Proxy data and pilot studies can help employers plan for budgeting by allowing them to more accurately anticipate the expenditures associated with paying overtime payments to employees who become non-exempt. Employers could also use the data to set reclassified employees’ wage rates (including the anticipated overtime pay) at a level where the expected weekly pay does not change following the reclassification.

For example, imagine that John Smith works for Company A as an exempt employee and his weekly salary is $660. Company A has determined that it will need to reclassify John as a nonexempt employee due to the DOL’s new proposed overtime rules. After examining the times that John logged into and out of the company’s computer network, Company A estimates that John works 50 hours per week on average. If Company A simply converts John’s salary to an hourly rate without consideration of his typical overtime hours, his wages would be set at $16.50 per hour ($660/40 hours per week). Armed with the knowledge of John’s typical working hours, Company A could instead set John’s hourly rate at $12.00 per hour and his weekly pay would still amount to $660, assuming he continues to work 50 hours per week ($600 regular pay + $60 for the overtime premium). In contrast, if his hourly wage was set to $16.50, then John Smith’s typical weekly earnings would increase to $907.50

While proxy data and pilot studies can help employers plan for the impact of the DOL’s proposed overtime rules, there are some potential obstacles to consider when using these tools. First, employers cannot expect total accuracy in estimations of hours worked because most forms of proxy data are not intended to track actual hours worked. The available data may be incomplete or misleading. For example, proxy data drawn from key, badge swipe, or alarm records may demonstrate the duration that an employee was physically present at the worksite, but may lead to an overestimation the number of hours the employee spent performing compensable work. Similarly, pilot studies performed on less than the total impacted population cannot calculate employees’ work hours with complete accuracy. Moreover, depending on the employer’s technological capabilities and the type of proxy data available, it could be expensive or time consuming to collect, process, and analyze the data needed for the study. Finally, employers using proxy data or pilot studies must gather detailed, weekly data to generate a useful assessment of hours worked. Relying on an average number of hours worked per week can distort the true cost of an employee’s overtime work by masking the fact that a particular employee works a higher number of overtime hours in a small number of weeks. This is particularly true where most of the overtime hours occur seasonally, such as with retail employees during the holidays.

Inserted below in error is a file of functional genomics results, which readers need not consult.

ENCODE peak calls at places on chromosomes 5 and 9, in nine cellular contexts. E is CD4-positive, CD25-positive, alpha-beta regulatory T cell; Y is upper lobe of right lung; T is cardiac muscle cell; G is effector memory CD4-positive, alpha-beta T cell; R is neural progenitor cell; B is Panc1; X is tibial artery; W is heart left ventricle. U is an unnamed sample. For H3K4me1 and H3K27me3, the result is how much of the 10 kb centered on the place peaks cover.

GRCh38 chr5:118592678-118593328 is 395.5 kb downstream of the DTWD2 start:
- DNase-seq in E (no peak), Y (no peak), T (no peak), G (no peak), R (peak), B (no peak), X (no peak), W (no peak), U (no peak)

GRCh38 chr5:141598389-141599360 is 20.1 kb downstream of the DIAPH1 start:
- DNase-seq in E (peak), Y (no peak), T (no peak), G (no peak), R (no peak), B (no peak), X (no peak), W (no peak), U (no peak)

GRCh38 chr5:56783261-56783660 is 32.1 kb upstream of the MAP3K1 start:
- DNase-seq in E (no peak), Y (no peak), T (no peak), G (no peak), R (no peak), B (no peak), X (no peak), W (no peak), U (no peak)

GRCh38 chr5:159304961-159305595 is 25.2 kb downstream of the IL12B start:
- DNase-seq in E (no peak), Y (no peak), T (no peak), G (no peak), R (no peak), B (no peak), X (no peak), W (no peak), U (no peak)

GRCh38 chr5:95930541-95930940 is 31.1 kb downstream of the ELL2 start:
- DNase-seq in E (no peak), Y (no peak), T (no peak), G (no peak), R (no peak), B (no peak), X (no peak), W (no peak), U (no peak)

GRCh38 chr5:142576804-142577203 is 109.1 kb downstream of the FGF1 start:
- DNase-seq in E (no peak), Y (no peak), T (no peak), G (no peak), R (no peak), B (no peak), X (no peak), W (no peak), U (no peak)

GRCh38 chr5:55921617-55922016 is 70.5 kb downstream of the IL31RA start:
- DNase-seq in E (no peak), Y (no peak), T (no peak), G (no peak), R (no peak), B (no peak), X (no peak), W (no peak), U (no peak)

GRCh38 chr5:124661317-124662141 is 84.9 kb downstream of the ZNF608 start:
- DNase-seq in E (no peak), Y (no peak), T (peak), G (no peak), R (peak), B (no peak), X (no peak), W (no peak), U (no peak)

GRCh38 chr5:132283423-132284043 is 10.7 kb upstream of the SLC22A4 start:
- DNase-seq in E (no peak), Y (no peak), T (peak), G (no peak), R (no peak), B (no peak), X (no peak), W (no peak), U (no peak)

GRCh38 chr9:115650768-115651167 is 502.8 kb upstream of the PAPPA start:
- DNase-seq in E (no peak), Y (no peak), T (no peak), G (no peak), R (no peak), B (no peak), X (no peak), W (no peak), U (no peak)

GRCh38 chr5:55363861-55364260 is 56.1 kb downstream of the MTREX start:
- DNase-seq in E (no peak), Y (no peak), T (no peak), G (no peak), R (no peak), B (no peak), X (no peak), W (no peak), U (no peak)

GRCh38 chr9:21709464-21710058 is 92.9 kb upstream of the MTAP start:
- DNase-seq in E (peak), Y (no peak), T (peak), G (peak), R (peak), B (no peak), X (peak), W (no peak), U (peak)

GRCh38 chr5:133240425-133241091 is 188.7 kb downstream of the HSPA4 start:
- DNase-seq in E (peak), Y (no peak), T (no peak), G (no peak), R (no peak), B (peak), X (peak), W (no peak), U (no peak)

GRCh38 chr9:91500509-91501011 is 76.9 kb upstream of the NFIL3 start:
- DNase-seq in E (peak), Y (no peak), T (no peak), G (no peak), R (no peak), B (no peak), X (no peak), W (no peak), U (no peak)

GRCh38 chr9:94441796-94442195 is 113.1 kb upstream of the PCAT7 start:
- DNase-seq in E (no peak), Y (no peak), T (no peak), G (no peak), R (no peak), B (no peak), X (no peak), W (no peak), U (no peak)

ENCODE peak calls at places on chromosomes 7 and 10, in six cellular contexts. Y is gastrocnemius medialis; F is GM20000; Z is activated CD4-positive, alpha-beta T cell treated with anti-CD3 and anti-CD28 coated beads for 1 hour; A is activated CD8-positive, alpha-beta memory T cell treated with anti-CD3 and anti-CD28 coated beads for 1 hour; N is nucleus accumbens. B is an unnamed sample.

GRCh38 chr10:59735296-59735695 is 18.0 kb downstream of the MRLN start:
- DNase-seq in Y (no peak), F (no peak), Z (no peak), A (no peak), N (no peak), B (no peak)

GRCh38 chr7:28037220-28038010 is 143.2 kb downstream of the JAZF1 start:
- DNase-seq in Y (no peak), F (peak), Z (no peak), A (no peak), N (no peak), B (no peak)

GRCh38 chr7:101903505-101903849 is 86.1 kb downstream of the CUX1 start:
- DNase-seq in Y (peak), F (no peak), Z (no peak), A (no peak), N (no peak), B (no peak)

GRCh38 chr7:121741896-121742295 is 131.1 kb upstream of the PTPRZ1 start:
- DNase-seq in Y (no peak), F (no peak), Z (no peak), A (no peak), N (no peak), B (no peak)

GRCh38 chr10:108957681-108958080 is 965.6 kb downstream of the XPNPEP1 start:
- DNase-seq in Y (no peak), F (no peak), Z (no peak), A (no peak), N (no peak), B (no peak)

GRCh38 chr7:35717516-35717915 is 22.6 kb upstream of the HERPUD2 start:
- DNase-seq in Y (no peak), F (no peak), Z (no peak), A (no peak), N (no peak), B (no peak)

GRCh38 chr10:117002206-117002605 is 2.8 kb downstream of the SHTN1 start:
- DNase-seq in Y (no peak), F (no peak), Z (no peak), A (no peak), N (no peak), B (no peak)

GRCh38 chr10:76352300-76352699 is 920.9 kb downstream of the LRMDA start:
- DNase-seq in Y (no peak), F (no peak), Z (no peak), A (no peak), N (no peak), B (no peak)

Despite these challenges, many employers will find that using proxy data or pilot studies will be well worth the effort. With thoughtful and creative use of proxy data or pilot studies, employers can more accurately predict, and even minimize, the financial impact of reclassification.

Co-authored by Brett C. BartlettKatherine M. Smallwood, and Michael DuMond & Bo Shippen of Economists Incorporated.